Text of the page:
By Sean Shapiro
Special to the TJP
Score was kept and there was a competitive vibe, but that was secondary to the larger purpose when the 15th annual Points for Peace 3-on-3 basketball tournament was held at the Jewish Community Center on Sunday.
The tournament is put on by Students Against Terrorism, one of Yavneh Academy’s many student-run organizations.
At the end of the day more than $50,000 was raised during the student-run tournament for Operation Embrace, and all the teams — even those that lost every game — had a smile on their face.
“It’s great to come together for a bigger purpose,” said Noah Rubinstein, the co-president of SAT, who also played in the high school division. “Everyone is happy at this tournament. Whether you win or lose, you’re out here having fun and it’s helping a greater cause while making the world a better place.”
Throughout the day more than 70 teams, spread across 11 divisions, put on a show in the half-court setting. Long jumpers and 3-pointers were common, while a couple of dunks were even sprinkled in the high school boys and adult divisions. Some of the teams showed up in custom shirts or jerseys, while many of the participants found the most unique or odd basketball jersey they had in their closet (one team had three players wearing various Dennis Rodman jerseys).
To enter the tournament each team had to raise at least $200 in sponsorships to donate and pay the $30 registration fee. All of the donations will help victims of terror in Israel through Operation Embrace.
Operation Embrace offers assistance to injured survivors — of all races and religions — of terror in Israel. The organization provides both direct assistance and group support through a number of programs and provides a brighter future to those impacted by senseless violence.
And 2017 was one of the most successful events in the 15-year history of Points for Peace, which had raised more than $544,000 to date before this weekend.
Rubinstein and SAT Co-President Rosie Bernstein set a goal of raising $50,000 in donations this year. As of Monday the final tally hadn’t been counted, but Rubinstein said that early returns were encouraging and he estimated Points For Peace raised at least $50,000.
To help reach that number Rubinstein and Bernstein got creative with their finances and tried to cut costs as much as possible. They reached out to local businesses and endeavored to secure prizes through donations, and it worked.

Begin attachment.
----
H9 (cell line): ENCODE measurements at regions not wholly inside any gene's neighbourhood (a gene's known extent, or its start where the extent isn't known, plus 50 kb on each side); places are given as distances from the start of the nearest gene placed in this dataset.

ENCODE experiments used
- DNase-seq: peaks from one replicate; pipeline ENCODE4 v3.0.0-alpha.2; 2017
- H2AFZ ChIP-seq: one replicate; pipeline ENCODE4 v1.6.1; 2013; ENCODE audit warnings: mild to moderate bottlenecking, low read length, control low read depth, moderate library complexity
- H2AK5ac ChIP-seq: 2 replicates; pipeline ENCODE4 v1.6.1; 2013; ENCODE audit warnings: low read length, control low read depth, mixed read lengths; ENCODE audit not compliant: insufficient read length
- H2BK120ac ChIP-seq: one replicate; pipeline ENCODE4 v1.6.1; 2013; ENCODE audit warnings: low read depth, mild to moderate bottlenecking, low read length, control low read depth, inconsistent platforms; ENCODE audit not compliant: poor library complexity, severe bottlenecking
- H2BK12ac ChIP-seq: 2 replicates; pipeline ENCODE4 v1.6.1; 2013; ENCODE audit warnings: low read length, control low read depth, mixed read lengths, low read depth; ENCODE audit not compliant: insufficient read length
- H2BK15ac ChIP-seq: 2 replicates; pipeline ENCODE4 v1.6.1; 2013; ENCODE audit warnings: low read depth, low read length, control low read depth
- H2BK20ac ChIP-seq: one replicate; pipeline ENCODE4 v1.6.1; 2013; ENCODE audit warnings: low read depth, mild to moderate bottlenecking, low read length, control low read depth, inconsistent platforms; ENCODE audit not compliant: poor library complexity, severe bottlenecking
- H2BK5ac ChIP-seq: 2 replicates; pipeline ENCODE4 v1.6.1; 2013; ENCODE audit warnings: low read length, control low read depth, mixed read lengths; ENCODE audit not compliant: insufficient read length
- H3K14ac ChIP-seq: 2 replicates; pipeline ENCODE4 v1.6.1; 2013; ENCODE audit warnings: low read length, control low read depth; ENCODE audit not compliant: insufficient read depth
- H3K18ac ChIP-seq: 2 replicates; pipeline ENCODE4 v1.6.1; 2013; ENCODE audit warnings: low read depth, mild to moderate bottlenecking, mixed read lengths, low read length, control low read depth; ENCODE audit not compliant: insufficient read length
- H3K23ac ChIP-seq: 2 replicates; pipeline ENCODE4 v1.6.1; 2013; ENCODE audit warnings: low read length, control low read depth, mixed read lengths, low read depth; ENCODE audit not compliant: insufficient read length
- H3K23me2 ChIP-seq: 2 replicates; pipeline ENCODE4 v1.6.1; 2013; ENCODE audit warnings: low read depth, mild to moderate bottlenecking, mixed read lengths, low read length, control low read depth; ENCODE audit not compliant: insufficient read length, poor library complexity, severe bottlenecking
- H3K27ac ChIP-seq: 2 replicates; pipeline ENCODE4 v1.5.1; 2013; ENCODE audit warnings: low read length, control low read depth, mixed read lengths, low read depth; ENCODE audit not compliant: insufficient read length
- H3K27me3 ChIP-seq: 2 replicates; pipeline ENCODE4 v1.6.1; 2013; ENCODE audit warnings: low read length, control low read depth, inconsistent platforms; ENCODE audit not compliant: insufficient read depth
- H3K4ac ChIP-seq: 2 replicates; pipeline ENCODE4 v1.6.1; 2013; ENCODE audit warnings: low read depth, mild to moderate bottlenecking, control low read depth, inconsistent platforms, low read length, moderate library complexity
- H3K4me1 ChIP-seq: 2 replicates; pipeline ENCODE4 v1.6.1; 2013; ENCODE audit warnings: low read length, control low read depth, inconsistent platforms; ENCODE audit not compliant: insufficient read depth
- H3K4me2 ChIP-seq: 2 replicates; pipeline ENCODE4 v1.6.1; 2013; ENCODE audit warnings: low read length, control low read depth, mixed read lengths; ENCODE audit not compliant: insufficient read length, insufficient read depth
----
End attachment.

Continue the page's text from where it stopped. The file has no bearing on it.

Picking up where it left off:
“Anything we spend we have to take away from the donation,” Bernstein said. “So we really wanted to make sure we didn’t have to spend a thousand dollars on prizes or anything like that. In the end we didn’t have to spend a single cent on prizes thanks to donations, which I think is a first, and we were able to donate even more to a great cause.”
The organizers also worked on growing the number of teams. In 2016 there were close to 55 teams, this year the number reached above 70.
“We got more active in recruiting and went to a lot of Sunday schools,” Bernstein said. “We looked at it this way. Even if we only get one extra team on a trip to tell people about this, we’re getting at least $230 more for Operation Embrace.”
And, there were teams from all over the Metroplex. In the boys high school division a team drove from Fort Worth. Parking was scarce at the JCC on Sunday as players and fans crowded into the facility.
It was a rewarding experience for Rubinstein and Bernstein, who both started playing in the tournament at an early age.
“I’ve been playing in this tournament since first grade and each year I look forward to playing in the tournament,” Rubinstein said. “I think I was always being groomed to eventually have a bigger role in running it, so this was exciting.”
Bernstein had a similar story.
“When I was a kid my goal on my team was always to raise as much money as possible,” she said. “Each year we’d set a higher goal and we’d try and meet it. Then as I got older I got more involved and it was really special to be able to be in this spot now.”